Mark Heller, in “Temporal Parts of Four-Dimensional Objects,” argues for an ontology of objects with four dimensions. He thinks that by arguing for an ontology that incorporates the temporal dimension he is able to deny some distasteful propositions that the proponent of a three-dimensional ontology must choose between to avoid contradicting themselves as they attempt to develop an account of how objects are able to persist, as the same objects, through change. This is a view that I find attractive, but with some reservation. This paper will explain Heller’s fourth-dimensionalism by looking at an argument he brings up against ...


An Explanation Of Complete Colocation Of Indiscernibles, Zack Garrett Jun 2013

An Explanation Of Complete Colocation Of Indiscernibles, Zack Garrett

Res Cogitans

The Principle of the Identity of Indiscernibles (PII) claims that objects that share all of the same properties are the same object. If this claim is denied, then, as is commonly believed, the denier must accept the possibility of objects completely overlapping in space. Michael Della Rocca argues that this possibility is absurd, and therefore PII should be accepted. He claims that the problem with colocated objects lies in the inexplicability of the distinctness of the objects. This inexplicability, he argues, is contrary to the brute fact method of demonstrating the distinctness of objects in counterexamples to PII. Without any ...


The Immateriality Of Consciousness And The Immanence Of Thought: How Emergence Forces Us To Rethink Metaphysics, Sterling Hall Jun 2013

The Immateriality Of Consciousness And The Immanence Of Thought: How Emergence Forces Us To Rethink Metaphysics, Sterling Hall

Res Cogitans

This paper wishes to follow the injunction given to us from Badiou that philosophy shouldn’t dictate the progress in various fields that it’s coupled with (science, politics, etc.), and that it should instead be receptive to the ‘Events’ in these fields. This paper wishes to take the field of science called ‘Complexity Science’, specifically the idea of ‘Emergentism’ in it, as an Event that philosophy should be receptive to. In exploring this relatively new field, this paper wishes to draw the properly radical metaphysical conclusions that crop up from such an investigation. Thus this paper’s goal is ...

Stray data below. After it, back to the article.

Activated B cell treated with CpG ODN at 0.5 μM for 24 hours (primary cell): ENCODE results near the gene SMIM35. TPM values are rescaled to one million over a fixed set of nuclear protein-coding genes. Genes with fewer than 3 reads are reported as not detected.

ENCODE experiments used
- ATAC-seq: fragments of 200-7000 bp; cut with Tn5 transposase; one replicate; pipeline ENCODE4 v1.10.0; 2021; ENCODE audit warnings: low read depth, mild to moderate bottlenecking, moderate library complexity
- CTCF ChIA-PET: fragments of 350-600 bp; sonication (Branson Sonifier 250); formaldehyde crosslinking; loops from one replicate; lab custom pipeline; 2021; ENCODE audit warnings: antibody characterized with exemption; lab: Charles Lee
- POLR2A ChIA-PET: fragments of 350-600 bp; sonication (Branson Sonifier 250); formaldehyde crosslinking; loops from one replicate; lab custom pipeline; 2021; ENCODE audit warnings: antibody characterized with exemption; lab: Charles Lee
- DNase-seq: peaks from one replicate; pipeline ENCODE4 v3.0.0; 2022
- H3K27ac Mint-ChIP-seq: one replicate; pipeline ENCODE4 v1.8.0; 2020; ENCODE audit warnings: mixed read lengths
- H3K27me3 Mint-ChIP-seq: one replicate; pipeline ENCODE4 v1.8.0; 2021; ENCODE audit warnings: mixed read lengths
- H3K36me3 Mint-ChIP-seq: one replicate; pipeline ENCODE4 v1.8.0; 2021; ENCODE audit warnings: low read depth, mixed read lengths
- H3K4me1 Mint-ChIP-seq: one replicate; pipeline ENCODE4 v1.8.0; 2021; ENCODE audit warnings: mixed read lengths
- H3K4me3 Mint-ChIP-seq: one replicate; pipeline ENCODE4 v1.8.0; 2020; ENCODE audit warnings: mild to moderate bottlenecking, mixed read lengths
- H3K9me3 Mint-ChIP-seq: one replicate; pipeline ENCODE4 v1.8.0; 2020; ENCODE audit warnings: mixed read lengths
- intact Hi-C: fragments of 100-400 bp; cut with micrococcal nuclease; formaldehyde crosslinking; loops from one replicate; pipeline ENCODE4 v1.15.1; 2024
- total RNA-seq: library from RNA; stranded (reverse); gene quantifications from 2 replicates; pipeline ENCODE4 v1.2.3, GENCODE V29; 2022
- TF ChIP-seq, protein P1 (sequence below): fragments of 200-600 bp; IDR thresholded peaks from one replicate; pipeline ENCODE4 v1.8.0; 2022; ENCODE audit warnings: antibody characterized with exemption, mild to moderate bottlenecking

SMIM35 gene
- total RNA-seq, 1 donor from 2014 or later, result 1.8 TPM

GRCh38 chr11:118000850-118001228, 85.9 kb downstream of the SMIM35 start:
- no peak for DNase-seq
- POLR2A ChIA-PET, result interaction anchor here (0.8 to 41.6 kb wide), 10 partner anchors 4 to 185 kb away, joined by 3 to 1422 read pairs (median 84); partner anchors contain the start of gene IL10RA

On The Inevitable Internalization Of The External In The Process Of Metaphysical Enquiry, Vladimir Chlouba Jun 2013

On The Inevitable Internalization Of The External In The Process Of Metaphysical Enquiry, Vladimir Chlouba

Res Cogitans

In this paper, I posit that our minds inevitably internalize the external in the process of metaphysical enquiry because they naturally rely on abstraction, categorization, simplification and association. I first focus on the idea of substratum by claiming that it cannot exist independently of our minds. Second, I opine that both primary and secondary qualities are significantly dependent on our minds. Last but not least, I extend the shadow of relativity over the notion of motion. Finally, I postulate that even though there is certain external reality upon which our enquiry can converge, the external world is neither perfectly nor ...


Redefining The Class Of Qualitative States—A Reply To Shoemaker, Michael Pratt Jun 2013

Redefining The Class Of Qualitative States—A Reply To Shoemaker, Michael Pratt

Res Cogitans

The so-called qualia-type objections to functionalism seem to imply that some qualitative states are not functionally definable (or identical to some functional state type). In “Functionalism and Qualia,” Sydney Shoemaker concedes that functionalists can allow for some types of mental states to be functionally undefinable without committing themselves to a view that cannot account for the class qualitative states. If qualitative states are construed as a relation of qualitative similarity, Shoemaker argues that qualia are functionally definable, and thus do not pose a serious problem for functionalists. In this paper I argue that (i) Shoemaker’s argument against the possibility ...


Novel Predictions: From Empiricism To Unificationism, Nicholas Havrilla Jun 2013

Novel Predictions: From Empiricism To Unificationism, Nicholas Havrilla

Res Cogitans